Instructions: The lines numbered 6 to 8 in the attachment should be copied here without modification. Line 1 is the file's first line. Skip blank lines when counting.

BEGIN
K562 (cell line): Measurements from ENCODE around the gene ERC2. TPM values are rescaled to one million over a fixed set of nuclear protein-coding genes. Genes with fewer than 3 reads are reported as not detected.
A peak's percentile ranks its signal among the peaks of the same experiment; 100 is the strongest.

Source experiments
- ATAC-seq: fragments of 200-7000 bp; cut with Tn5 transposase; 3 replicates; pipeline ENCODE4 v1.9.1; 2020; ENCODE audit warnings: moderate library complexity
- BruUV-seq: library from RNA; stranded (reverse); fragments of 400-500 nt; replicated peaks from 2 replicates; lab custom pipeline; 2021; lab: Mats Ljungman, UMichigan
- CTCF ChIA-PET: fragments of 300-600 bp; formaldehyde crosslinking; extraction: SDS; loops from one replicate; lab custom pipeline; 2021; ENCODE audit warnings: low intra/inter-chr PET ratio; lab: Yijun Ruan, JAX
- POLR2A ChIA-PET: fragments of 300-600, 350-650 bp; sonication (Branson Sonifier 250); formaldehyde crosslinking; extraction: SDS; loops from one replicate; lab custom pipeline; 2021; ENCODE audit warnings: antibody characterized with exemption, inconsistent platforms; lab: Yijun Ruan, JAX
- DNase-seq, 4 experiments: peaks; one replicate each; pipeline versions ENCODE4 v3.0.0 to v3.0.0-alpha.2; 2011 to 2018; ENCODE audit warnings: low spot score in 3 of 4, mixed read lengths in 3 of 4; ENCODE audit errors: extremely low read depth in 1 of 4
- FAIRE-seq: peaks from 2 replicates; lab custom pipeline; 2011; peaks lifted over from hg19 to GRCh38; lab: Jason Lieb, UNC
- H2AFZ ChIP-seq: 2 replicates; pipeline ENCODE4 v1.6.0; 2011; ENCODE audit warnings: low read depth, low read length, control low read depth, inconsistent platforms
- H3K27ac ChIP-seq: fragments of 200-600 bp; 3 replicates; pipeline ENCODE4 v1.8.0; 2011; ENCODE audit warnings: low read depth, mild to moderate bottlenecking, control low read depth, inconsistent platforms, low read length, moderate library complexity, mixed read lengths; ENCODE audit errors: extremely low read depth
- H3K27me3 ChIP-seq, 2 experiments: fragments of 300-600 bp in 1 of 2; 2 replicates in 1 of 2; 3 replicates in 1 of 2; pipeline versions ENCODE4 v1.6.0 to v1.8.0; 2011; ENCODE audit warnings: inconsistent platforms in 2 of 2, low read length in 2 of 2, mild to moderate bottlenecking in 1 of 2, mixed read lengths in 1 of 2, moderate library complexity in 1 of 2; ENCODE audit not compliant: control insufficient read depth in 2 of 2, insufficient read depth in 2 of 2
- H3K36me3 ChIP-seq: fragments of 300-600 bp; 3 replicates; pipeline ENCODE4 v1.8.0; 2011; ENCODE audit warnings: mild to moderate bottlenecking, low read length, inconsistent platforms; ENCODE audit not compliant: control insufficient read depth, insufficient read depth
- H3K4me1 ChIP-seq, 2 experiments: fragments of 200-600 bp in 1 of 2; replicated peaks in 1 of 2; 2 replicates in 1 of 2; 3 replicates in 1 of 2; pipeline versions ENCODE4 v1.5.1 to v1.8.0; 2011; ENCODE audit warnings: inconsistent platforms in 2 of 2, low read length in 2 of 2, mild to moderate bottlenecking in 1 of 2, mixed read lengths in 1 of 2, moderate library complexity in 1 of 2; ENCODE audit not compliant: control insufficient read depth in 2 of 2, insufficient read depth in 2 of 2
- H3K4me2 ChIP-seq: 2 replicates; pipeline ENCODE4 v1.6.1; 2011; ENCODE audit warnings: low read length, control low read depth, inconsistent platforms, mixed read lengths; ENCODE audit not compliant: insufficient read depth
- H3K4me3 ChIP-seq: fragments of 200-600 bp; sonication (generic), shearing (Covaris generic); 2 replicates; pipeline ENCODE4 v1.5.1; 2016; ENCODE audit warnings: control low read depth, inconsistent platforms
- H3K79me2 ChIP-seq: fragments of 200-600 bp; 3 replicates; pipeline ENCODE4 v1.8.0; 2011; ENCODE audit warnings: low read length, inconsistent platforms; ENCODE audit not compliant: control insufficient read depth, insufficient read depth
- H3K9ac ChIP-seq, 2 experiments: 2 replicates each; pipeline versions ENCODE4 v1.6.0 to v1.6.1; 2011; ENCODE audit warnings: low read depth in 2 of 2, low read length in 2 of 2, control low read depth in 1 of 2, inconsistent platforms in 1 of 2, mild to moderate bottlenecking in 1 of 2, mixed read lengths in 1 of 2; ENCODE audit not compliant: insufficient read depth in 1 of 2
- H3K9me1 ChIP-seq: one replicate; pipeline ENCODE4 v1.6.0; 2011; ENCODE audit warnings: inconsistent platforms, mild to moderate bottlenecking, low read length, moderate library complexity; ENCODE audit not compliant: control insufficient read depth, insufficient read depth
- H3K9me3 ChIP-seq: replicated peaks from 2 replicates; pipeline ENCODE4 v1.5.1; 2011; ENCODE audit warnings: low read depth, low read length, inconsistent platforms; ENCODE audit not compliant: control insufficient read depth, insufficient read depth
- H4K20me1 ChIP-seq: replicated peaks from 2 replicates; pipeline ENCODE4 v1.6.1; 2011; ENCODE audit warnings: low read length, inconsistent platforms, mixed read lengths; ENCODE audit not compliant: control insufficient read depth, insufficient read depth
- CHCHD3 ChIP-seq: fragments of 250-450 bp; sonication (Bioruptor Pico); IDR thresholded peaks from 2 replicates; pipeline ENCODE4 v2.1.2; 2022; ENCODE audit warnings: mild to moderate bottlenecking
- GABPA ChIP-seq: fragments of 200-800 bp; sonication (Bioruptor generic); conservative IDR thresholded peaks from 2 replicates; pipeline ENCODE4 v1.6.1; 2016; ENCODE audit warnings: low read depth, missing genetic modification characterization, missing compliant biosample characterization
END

- CTCF ChIA-PET: fragments of 300-600 bp; formaldehyde crosslinking; extraction: SDS; loops from one replicate; lab custom pipeline; 2021; ENCODE audit warnings: low intra/inter-chr PET ratio; lab: Yijun Ruan, JAX
- POLR2A ChIA-PET: fragments of 300-600, 350-650 bp; sonication (Branson Sonifier 250); formaldehyde crosslinking; extraction: SDS; loops from one replicate; lab custom pipeline; 2021; ENCODE audit warnings: antibody characterized with exemption, inconsistent platforms; lab: Yijun Ruan, JAX
- DNase-seq, 4 experiments: peaks; one replicate each; pipeline versions ENCODE4 v3.0.0 to v3.0.0-alpha.2; 2011 to 2018; ENCODE audit warnings: low spot score in 3 of 4, mixed read lengths in 3 of 4; ENCODE audit errors: extremely low read depth in 1 of 4